The Georgia Court of Appeals has often ruled that Trip and Slip and Fall cases should usually be decided by a Jury, and not dismissed by a Judge before Trial. Here are a couple of 2014 (still good law today) examples of cases where the Court Ruled that a Jury should decide whether the business owner should be held responsible for having created or maintained a dangerous hazard and should be made to pay for the injuries.
In one case, a woman was seriously injured when she stepped off a handicap ramp into the parking lot of a Kentucky Fried Chicken restaurant. The injury victim showed evidence that the ramp may have been dangerous and defectively designed. Instead of being even with the parking lot, the bottom of the ramp was elevated above the parking lot. No warning, such as yellow paint, was provided to alert customers about the drop off.
The Trial Judge dismissed the case against KFC, ruling, in part, that because there was nothing blocking the victim’s view of the ramp, and because she had not presented any “expert” testimony that the ramp was dangerous, she had no case.
Fortunately, the Georgia Court of Appeals reversed the Trial Court Judge. The Appeals Court said a jury should have heard the case because there were questions as to whether KFC created a hazard by building a handicapped ramp with a drop off, failing to warn customers about the drop off, and placing a loose parking barrier near end of ramp.
The Court of Appeals also said that expert testimony is not required on the question of the ramp design. Lay people, the Judges said, can assess whether the lack of warning created a hazard as a result of drop off at the end of the handicap ramp.
The other case involves a man who suffered a serious back injury after falling in a hotel bathtub. In this case, the grab bar came off the shower – bathtub wall as the victim tried to pull himself up from taking a bath.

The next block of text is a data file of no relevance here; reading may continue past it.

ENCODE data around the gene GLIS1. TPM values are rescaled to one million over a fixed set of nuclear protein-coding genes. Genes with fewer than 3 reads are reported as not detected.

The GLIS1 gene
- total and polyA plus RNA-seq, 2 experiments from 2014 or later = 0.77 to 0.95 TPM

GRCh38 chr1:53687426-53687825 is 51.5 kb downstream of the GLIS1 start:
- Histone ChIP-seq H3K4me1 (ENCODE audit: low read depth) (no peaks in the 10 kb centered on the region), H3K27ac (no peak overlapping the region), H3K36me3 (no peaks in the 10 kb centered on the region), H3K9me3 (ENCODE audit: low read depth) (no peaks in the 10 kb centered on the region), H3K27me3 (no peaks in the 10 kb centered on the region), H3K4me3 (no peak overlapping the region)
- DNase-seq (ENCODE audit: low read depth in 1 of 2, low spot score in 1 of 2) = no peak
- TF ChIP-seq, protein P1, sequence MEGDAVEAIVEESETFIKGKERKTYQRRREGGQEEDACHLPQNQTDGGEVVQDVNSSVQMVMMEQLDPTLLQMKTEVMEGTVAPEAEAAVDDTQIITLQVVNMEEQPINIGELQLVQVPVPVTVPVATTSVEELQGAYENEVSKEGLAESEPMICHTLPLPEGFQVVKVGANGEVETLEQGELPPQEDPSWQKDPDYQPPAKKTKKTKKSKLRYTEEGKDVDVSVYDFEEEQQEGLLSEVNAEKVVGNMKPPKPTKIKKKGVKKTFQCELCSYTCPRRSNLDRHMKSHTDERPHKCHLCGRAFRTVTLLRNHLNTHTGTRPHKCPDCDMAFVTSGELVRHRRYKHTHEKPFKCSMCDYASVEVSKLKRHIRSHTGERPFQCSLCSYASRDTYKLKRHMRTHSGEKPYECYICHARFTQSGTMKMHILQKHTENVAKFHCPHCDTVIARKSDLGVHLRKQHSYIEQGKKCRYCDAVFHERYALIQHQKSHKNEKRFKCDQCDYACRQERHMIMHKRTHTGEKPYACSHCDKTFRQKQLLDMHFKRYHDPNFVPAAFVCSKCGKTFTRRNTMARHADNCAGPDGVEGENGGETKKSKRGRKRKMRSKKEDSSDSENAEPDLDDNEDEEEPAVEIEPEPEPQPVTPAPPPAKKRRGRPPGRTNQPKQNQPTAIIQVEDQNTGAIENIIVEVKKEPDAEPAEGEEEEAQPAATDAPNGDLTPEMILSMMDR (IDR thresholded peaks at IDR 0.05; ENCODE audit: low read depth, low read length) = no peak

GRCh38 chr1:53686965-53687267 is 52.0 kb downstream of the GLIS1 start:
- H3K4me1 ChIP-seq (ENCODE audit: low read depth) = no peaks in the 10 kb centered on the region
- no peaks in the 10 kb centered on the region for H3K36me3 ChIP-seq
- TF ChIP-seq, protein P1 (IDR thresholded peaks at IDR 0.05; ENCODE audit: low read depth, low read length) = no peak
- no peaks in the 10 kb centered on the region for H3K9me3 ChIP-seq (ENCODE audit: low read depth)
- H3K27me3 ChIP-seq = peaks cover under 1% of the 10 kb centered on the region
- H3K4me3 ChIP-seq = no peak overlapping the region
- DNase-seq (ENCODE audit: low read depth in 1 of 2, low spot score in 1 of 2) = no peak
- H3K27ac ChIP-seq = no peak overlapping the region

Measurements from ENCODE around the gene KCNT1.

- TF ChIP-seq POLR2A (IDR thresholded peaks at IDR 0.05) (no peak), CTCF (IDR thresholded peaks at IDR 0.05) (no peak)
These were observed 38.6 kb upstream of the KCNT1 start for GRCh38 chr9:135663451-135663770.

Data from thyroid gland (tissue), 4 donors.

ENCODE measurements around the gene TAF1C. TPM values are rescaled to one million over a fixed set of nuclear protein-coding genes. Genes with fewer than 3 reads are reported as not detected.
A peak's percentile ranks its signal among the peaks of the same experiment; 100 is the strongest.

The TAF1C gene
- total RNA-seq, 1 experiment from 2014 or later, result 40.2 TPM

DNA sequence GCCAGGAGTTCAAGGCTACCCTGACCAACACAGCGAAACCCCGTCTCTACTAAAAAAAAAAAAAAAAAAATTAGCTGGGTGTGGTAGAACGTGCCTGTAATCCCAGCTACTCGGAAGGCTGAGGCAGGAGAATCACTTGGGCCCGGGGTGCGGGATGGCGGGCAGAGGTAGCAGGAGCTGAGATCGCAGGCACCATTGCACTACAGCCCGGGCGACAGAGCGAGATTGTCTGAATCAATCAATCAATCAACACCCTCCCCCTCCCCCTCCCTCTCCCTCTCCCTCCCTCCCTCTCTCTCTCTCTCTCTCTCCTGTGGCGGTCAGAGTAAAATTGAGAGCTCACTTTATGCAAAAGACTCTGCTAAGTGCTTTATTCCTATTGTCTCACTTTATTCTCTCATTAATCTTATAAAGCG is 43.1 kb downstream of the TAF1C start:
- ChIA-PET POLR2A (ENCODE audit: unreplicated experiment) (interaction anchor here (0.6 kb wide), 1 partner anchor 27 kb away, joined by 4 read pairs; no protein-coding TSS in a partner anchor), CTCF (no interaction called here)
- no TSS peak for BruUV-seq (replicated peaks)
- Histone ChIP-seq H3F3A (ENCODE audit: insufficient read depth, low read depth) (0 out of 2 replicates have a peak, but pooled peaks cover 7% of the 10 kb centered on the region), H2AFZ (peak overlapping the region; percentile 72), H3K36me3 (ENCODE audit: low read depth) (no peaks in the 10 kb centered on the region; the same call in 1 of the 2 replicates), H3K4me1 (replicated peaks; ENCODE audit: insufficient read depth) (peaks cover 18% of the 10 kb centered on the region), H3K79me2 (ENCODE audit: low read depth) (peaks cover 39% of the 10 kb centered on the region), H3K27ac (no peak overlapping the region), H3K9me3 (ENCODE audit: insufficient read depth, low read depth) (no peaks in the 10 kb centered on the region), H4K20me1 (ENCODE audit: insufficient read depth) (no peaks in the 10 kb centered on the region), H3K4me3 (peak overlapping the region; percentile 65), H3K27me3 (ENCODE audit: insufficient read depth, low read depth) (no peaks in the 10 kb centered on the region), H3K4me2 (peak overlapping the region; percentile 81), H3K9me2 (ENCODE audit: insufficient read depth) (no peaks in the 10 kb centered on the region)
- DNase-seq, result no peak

The victim was able to prove that at least one hand rail (“grab bar”) in the hotel had been previously repaired, and that hotel maintenance had also repaired a cracked bathtub wall. This testimony meant there were questions fact about whether the hotel had knowledge of defective hand rails, and whether the hotel had a legal responsibility to inspect all bathtub railings in the hotel. The Court also found that there were other questions about whether the hotel operator had reasonable safety inspection procedures and whether local building codes had been violated.
These two cases show that the Georgia Court of Appeals believes that Jurors should usually be allowed to hear and weigh all the evidence related to premises liability issues.
Despite these rulings, however, business and property owners will often deny liability for personal injuries resulting from falls on their property. An experienced Atlanta slip-and-fall accident attorney can meet with you to discuss your legal options if you have been injured because of the negligence of others. At The Millar Law Firm, we are Atlanta’s Advocate for slip-and-fall cases; call us for your free consultation today.